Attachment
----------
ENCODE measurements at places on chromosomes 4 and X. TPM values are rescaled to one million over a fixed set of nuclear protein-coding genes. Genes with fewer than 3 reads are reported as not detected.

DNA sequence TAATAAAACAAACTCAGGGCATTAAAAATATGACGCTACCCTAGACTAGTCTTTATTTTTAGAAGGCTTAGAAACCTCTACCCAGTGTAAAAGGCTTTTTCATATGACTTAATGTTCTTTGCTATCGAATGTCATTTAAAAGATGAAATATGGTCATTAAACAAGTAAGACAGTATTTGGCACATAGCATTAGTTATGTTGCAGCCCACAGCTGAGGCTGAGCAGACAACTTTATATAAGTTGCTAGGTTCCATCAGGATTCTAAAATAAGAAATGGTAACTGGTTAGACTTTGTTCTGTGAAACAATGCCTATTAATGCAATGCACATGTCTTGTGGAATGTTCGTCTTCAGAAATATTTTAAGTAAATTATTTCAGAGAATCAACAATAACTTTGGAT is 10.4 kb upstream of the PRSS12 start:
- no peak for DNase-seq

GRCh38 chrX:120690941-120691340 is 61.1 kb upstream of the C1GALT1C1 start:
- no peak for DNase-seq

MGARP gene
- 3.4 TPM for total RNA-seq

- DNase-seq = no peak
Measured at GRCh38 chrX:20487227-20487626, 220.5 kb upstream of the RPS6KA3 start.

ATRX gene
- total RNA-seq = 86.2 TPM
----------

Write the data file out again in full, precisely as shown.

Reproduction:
ENCODE measurements at places on chromosomes 4 and X. TPM values are rescaled to one million over a fixed set of nuclear protein-coding genes. Genes with fewer than 3 reads are reported as not detected.

DNA sequence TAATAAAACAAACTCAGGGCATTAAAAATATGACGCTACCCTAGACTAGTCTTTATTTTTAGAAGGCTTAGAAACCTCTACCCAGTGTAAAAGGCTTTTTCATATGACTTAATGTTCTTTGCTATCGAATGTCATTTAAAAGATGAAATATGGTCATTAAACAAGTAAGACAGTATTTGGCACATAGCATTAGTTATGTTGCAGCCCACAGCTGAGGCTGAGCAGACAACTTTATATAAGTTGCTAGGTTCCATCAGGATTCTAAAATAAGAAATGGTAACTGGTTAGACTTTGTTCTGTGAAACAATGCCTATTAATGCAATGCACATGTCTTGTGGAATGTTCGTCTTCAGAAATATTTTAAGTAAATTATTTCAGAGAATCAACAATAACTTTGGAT is 10.4 kb upstream of the PRSS12 start:
- no peak for DNase-seq

GRCh38 chrX:120690941-120691340 is 61.1 kb upstream of the C1GALT1C1 start:
- no peak for DNase-seq

MGARP gene
- 3.4 TPM for total RNA-seq

- DNase-seq = no peak
Measured at GRCh38 chrX:20487227-20487626, 220.5 kb upstream of the RPS6KA3 start.

ATRX gene
- total RNA-seq = 86.2 TPM